On Christmas Day, the scientific community lost one of their most innovative members. Vera Rubin, a pioneering astronomer, passed away at the age of 88. As a woman who participated in the scientific community since the 1940s, Vera Rubin faced a great deal of discrimination. However, she powered through sexist colleagues and teachers to make some major discoveries. She is credited with changing the way astronomers viewed the universe.
A Look at Rubin’s Major Contributions to Astronomy
Rubin was born right at the start of the great depression in 1928. From an early age, she was interested in astronomy, and Rubin spent many nights staring out her window at the stars. As a young woman, Rubin decided to attend Vassar College because of Maria Mitchell, one of the first female astronomers, worked there.
At the time, few women went to college, and almost no women studied math or science. When she was first applying for school, Rubin’s advisors told her to just become an astronomical artist instead of focusing on actual astronomy. In 1948, Rubin was turned away from Princeton because women were not allowed to participate in the graduate astronomy program, so she ended up going to Cornell instead.
Even as a graduate student, Rubin was already challenging preconceived notions about the galaxy. In her thesis, Rubin argued that the flow of galaxies seemed to rotate around undefined high-gravity centers instead of just expanding outwards. Throughout the 1950s, Rubin worked to get her doctorate degree while raising her young children.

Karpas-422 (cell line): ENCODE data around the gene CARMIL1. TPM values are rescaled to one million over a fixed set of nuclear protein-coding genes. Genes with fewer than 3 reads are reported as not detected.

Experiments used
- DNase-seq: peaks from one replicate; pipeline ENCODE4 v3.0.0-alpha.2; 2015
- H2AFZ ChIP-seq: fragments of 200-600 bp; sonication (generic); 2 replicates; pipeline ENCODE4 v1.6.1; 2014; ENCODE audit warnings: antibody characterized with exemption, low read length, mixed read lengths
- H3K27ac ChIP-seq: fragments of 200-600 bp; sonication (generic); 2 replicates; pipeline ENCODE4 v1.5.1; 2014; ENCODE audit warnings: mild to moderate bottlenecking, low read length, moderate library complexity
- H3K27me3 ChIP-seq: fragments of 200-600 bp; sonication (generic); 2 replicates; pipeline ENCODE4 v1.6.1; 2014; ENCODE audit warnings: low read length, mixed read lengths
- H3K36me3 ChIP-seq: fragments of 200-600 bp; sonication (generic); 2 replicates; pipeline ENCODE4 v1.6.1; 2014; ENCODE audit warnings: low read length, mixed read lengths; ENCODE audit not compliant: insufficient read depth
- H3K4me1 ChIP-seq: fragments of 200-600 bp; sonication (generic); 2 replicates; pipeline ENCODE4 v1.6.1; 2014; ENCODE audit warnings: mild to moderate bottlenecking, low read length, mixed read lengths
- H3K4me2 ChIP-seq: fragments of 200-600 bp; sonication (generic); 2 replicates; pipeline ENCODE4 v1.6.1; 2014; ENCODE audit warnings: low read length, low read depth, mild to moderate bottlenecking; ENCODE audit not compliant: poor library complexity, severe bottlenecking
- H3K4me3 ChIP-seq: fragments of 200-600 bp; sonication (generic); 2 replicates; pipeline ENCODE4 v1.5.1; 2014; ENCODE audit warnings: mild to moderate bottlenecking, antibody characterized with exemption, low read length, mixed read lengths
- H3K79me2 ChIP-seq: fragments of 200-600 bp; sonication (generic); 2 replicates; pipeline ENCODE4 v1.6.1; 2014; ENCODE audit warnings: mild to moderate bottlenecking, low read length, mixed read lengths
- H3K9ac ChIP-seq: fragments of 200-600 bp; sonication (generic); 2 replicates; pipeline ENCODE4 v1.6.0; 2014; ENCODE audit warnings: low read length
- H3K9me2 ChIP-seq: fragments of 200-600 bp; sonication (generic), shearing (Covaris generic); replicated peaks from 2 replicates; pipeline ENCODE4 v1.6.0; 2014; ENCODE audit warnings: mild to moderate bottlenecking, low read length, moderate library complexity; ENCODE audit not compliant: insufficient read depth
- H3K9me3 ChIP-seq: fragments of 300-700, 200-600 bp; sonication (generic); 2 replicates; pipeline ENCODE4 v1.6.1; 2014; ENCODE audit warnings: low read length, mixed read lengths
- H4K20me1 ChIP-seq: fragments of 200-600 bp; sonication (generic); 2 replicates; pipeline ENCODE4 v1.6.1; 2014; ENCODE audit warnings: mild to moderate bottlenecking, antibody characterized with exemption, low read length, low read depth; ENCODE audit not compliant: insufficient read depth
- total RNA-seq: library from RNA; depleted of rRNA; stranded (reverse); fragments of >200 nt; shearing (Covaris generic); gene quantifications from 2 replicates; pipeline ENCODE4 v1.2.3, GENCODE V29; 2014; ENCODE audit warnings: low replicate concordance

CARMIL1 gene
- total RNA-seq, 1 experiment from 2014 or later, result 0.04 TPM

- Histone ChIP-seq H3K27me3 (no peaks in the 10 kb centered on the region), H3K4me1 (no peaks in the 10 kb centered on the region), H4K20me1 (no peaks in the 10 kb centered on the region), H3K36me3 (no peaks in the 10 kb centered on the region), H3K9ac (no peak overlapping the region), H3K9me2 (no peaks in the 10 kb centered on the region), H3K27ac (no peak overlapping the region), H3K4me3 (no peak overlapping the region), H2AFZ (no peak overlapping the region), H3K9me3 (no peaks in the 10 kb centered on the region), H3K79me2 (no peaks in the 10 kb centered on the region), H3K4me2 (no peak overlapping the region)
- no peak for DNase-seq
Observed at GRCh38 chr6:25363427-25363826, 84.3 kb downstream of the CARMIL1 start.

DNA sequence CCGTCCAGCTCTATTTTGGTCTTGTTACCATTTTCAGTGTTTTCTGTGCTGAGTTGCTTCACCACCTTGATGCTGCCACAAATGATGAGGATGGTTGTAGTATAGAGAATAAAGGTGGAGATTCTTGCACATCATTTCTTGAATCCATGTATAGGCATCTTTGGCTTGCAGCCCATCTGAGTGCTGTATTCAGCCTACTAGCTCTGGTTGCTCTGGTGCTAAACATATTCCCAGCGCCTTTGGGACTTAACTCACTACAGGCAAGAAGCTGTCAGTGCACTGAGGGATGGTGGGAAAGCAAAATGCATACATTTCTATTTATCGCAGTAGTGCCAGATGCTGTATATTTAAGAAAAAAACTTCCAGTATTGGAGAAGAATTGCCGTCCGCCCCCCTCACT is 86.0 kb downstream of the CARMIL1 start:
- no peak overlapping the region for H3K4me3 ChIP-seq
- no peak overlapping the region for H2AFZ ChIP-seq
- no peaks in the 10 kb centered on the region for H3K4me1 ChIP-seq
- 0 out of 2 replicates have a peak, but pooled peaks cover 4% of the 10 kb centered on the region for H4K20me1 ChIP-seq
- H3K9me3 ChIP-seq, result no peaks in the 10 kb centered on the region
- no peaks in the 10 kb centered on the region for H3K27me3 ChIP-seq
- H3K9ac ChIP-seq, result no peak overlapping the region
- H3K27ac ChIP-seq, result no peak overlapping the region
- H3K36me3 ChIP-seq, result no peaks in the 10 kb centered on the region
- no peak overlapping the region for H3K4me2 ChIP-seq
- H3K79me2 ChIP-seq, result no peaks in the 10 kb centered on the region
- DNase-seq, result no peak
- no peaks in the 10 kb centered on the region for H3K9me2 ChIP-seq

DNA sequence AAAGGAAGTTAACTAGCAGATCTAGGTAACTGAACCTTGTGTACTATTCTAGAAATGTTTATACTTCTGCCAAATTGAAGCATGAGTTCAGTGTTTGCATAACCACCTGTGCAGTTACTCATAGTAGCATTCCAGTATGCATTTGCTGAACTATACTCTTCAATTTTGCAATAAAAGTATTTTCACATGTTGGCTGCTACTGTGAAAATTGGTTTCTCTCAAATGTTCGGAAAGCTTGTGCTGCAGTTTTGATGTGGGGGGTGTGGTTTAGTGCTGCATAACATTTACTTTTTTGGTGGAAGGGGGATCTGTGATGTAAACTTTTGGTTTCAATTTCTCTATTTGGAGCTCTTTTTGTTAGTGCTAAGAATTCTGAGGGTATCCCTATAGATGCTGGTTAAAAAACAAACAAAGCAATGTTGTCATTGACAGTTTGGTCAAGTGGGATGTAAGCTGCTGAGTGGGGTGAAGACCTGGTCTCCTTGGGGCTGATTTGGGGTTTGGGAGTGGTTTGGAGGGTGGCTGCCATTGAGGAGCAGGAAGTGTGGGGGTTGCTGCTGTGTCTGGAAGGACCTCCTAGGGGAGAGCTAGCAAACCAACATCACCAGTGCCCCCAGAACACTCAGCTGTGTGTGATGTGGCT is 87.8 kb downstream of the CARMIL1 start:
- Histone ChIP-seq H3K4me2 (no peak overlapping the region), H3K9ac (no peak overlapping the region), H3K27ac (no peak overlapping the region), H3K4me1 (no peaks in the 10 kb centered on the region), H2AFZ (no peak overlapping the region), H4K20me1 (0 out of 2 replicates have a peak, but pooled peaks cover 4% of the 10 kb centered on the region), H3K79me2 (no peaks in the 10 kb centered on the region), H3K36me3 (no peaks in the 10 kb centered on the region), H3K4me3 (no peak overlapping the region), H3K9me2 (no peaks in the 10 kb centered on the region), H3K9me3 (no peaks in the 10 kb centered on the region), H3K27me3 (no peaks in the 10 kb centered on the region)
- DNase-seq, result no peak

When asked what her biggest challenge as a woman scientist was, Rubin replied that it was simply “Child care.” Not only did Rubin have to struggle to find time for her work, but her efforts were hampered by male colleagues who refused to take her seriously. She had to fight just to get an appointment for using the telescopes at the Mount Palomar Observatory because the male-only facility thought women would be a distraction.
In the next few decades, Rubin found a research partner, Kent Ford, and the two focused on confirming her theories of galaxy rotation. Rubin noticed that galaxy rotational speed seemed unusually quick if one only took into account the observable mass. Ford and Rubin undertook extensive calculations to show that galaxies must contain at least ten times as much mass as the mass of the visible stars.
This unseen mass seemed to hold galaxies together as tight rotational areas instead of allowing them to expand randomly through the universe. Rubin’s extensive data on star movement and complicated mathematical formulas was mostly responsible for proving the theory of dark matter that is now believed by most astronomers. In modern times, scientists believe that almost one-third of the universe may be made up of this mass and energy that is not visible on the normal spectrum.
Despite her groundbreaking discoveries, Rubin was never given a Nobel Prize. She fought against gender biases her entire life, but her contributions are still regularly overlooked. In her later years, Rubin regularly criticized astronomers, physicists, and mathematicians for refusing to recognize or honor the many women like her who made huge contributions in her field.
Rubin Paved the Way for Women in Academia
Rubin’s death maybe a loss for the academic community, but her contributions are still influential today. Her work proved to many that women could excel at researching math and science. Though she was passed over for some awards, Rubin achieved enough notoriety to convince many other young women to follow their dreams. Rubin encouraged women interested in science to
“go ahead, try not to let anything discourage them, try not to quit.”
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